In 2019, Reinhard Christiansen, the chief executive of Energie des Nordens, or EdN, is continuing at the same pace at which he implemented his ideas last year. On January 24, he signed a purchase deal for another PEM electrolyzer, in addition to the 225-kilowatt unit, type ME 100/350 by H-Tec Systems, that was started up in October 2018. He is planning to have the new and larger ME 450/1400 device with a capacity of 1 megawatt installed in the German town of Haurup. Reportedly, this second plant will inject 3.75 million kilowatt-hours of hydrogen, produced from surplus wind power, into Germany’s pipeline system.
A small, decentralized power-to-gas system was started up in a residential development in Augsburg, Germany, at the beginning of this year. Exytron, the Rostock-based manufacturer of the installation, said it was the first of its kind around the globe to store surplus renewable electricity in synthetic natural gas and extract power when needed. With the help of the company’s SmartEnergyTechnology, “the system reduces emissions by 70 percent to 100 percent,” said the business’s sales director, Klaus Schirmer.
On January 17, in Berlin, the German Hydrogen and Fuel Cell Association, also known as DWV, and the German Association of the Gas and Water Industries, or DVGW, signed an agreement to step up their efforts to help set up a power-to-gas market. At the signing ceremony, which was attended by Thomas Bareiß, who has a leading role in the economy ministry, both organizations said they aimed to “gradually turn today’s fossil fuel economy into a climate-friendly energy system” by replacing natural with synthetic gas one step at a time.
Hans-Olof Nilsson from Sweden is an electrical engineer who used to work in the refrigeration and telecoms industries and now co-manages a clean energy consulting firm focusing on off-grid solar power and hydrogen storage solutions. A few years back, he decided to go off-grid, by storing solar energy in summer as hydrogen to keep warm in the cold Swedish winter. One day, he invited me to visit his house, which has more than 5,380 square feet (over 500 square meters) of space and is just 6.2 miles (10 kilometers) away from Gothenburg.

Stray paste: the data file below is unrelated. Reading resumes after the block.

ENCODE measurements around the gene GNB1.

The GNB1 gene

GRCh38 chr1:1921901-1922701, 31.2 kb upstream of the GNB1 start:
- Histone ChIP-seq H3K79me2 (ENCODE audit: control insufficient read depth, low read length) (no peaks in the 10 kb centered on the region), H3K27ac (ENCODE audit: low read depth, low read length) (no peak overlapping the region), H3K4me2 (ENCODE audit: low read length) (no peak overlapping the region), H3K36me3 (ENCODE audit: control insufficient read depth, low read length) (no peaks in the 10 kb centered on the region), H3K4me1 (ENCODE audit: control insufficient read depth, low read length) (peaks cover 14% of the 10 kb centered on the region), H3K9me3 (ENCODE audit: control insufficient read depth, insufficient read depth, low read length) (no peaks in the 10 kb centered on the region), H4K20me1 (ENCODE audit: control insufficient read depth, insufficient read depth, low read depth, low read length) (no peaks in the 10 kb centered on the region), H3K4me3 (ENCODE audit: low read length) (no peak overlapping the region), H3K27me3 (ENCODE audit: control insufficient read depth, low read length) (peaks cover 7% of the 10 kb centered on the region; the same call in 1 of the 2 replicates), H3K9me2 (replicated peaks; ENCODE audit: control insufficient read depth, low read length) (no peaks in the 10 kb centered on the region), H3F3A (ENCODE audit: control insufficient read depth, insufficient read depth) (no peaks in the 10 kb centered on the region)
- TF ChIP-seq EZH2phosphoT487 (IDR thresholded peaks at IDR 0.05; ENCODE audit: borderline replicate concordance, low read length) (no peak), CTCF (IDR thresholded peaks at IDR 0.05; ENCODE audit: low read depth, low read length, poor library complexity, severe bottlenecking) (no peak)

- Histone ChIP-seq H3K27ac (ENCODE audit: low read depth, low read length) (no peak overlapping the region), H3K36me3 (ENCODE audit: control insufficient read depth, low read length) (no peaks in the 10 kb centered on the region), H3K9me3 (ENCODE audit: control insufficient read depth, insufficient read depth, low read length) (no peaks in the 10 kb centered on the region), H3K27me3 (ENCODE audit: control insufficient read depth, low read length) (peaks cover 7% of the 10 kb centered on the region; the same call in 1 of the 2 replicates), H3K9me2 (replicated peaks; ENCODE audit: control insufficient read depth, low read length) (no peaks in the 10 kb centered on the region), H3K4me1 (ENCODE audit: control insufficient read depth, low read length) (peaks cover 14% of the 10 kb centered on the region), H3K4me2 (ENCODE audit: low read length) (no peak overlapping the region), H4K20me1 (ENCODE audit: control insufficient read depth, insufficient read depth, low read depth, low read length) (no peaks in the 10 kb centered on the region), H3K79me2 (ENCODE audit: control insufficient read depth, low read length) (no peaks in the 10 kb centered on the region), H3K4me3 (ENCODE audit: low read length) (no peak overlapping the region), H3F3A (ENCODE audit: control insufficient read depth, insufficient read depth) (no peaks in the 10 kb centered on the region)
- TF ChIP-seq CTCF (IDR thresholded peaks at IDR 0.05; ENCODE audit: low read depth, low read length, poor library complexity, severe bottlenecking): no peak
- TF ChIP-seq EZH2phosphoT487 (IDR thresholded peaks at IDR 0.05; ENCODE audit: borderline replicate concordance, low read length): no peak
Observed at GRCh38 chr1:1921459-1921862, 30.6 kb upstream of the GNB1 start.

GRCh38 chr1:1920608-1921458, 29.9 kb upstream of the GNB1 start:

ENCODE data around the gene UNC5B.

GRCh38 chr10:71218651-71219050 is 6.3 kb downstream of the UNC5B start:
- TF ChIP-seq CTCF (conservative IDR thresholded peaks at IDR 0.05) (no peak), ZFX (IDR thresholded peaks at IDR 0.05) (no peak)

In January, Eui-sun Chung, the executive vice chairman of Hyundai Motor Company, was named co-chair of the Hydrogen Council. He now heads the organization together with Benoît Potier, Air Liquide’s chief executive and chairman of the council since its founding in 2017. Both stressed the import of creating a zero-carbon hydrogen society.
The race to build the biggest multi-megawatt power-to-gas plant has begun: On February 11, in Berlin, TenneT and two transmission system operators, namely Amprion and Open Grid Europe, or OGE for short, announced their joint plans to construct a 100-megawatt electrolysis system. As part of Hybridge, they intend to put up a hydrogen production system and adapt an OGE pipeline near Lingen, in Germany’s Emsland region, to transport the gas. The project is expected to cost EUR 150 million.
The steadily growing interest in hydrogen and fuel cells will be on full display at this year’s Hannover Messe, to be held April 1 through April 5 at Hanover’s convention and expo center. This time, the event will shine an even bigger spotlight on integrated energy systems. Its organizers expect over 1,000 exhibitors to unveil new ideas, such as their plans for integrating heat with electricity in industrial settings and storing wind and solar energy as hydrogen and methane or using it to create liquid fuels.
During his time as chairman of the German NPE’s steering committee (National Platform for Electric Mobility), Henning Kagermann seemed, for the most part, to be little enamored with hydrogen and fuel cell technology. Now, in his role as head of National Platform for the Future of Transportation (NPM), things might have changed, so H2-international asked him again about his opinion:
Early into the Fuel Cell Innovation Forum, organized by the BDH and Zukunft Erdgas, both spokesmen for the Fuel Cell Initiative, or IBZ for short, were visibly tense, seemingly worried that the government might drop its support for residential fuel cells. But after Thomas Bareiß, who works at the German economy ministry, told those gathered on Oct. 10, 2018, in Berlin the heaters had been short-listed for incentives in 2019, you could hear them breathe a sigh a relief.